"Why I relish the PG&E power fiasco" and "'2001': The real odyssey"

Readers respond to stories by Cary Tennis and Greg Papadopoulos.

By Salon Staff

Published April 10, 2001 7:30PM (EDT)

Read "Why I relish the PG&E power fiasco" by Cary Tennis.

The California energy shortage is corporate blackmail. When energy suppliers cut back production 40 percent, while their profits are up 80 percent, can we really believe this is a real shortage? Meanwhile, PG&E's parent company is making billions in profits. We must wonder why PG&E starts talking about monetary problems one week before George W. Bush takes office, with nary a word before. [The power shortage] is being used to undercut Gov. Gray Davis' popularity in California, to strengthen Bush's plan to drill for oil in Alaska and other public lands, to build more power plants, to eliminate Environmental Protection Agency rules and to enrich [Bush's] oil buddies' bankrolls, which heavily funded his campaigns.

-- L. Sparks

Companies have no incentive for discouraging sales of their products? Sure they do. Look at the water utilities. During the droughts, heavy fines were imposed on consumers who used more than their fair share. It worked. Less water was used -- and the water companies made less money. They increased rates and justified it by saying that less water usage reduced their income and they could not maintain the same level of service without the increase. Then, when water became (questionably) more plentiful, did they reduce the rates? No. In fact, in my city, they raised them again "to protect against future droughts." (Pad the books?) The collusion between big business and government is not new.

-- Mikhail

The writer of this article is coming from an incorrect viewpoint. The reason PG&E was telling people to use less electricity was because it was losing money on any power that it did not generate itself. PG&E was losing money because the state regulations would not let it raise rates. It was literally selling the power for less than it was buying it from outside suppliers at. This has nothing to do with the inherent strengths or weaknesses (be they as they may) of a large company. Therefore, the only solution, from a PG&E standpoint, would be to tell people to use less electricity.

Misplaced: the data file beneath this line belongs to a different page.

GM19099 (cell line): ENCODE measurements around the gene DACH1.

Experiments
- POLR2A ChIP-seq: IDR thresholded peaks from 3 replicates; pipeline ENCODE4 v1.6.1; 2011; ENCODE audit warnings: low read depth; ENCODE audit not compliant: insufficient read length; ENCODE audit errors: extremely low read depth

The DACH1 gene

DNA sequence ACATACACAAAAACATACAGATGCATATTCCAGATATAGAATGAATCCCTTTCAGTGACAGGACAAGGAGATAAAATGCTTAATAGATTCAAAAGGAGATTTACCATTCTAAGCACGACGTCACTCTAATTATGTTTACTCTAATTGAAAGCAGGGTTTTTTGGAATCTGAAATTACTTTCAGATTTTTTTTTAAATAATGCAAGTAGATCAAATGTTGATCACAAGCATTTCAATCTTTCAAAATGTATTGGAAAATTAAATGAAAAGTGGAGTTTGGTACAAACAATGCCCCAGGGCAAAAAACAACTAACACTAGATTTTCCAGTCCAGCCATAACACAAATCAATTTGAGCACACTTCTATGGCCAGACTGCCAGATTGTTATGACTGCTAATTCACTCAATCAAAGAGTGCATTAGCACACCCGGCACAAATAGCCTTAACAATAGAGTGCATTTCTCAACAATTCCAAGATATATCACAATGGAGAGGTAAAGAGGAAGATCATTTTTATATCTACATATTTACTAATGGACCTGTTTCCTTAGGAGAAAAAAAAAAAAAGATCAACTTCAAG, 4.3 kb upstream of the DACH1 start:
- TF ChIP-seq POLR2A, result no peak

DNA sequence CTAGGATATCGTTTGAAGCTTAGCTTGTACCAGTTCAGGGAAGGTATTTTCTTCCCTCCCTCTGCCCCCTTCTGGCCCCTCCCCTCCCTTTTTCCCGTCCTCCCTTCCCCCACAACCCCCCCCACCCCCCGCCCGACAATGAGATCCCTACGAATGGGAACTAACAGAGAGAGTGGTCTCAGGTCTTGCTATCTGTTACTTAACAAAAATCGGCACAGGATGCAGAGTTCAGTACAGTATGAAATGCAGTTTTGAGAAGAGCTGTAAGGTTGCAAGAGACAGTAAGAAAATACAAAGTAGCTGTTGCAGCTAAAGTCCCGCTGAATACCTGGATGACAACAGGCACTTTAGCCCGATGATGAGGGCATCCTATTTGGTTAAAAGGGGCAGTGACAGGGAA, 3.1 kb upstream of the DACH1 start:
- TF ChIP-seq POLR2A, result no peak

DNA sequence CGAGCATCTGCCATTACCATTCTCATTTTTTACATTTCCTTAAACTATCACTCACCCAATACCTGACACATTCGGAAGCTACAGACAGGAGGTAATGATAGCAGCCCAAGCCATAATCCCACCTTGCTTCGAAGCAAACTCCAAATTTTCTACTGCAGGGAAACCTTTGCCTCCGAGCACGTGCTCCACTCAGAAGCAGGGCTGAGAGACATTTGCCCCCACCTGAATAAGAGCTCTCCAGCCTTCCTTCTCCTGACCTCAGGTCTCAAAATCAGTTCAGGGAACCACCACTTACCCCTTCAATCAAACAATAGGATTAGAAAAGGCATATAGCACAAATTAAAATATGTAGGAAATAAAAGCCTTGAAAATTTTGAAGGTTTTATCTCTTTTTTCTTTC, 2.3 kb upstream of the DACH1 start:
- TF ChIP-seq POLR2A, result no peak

The article, to be factually correct, should instead have been wailing at the economic incompetence of state regulators.

-- Todd Alverson

The author is right. The new weasels on the block are the private power companies. But PG&E was not as much of a timid victim as might be suggested. It socked away billions from the utility to the parent company before being felled. This bankruptcy may just be a court-ordered way for PG&E to screw California citizens for a few more billions racked up in debts for power bought from the weasel power generators.

The real victim at the moment, as usual, is the consumer, held by the throat by the private power companies. Though screwed out of at least $20 billion to $30 billion so far by them, the citizens of California are not quite as in the headlights as the author. There's a pretty good chance the voters may have a chance to vote for a power generation system on the next ballot that puts the building of power plants and regulating rates in the hands of the state. The private generators may have killed their own goose in the Golden State. In the meantime, we have the big Bush tax cut to offset our soon-to-be-outrageous power bills, right?

-- Rich Williams

I don't often read news articles twice, but this piece was poetic.

We're in Ohio, and it's the very same corporate culture here. As PG&E goes, so go many more of these monopolies further to the east. Who says they can't go under as well?

-- Jim McIntyre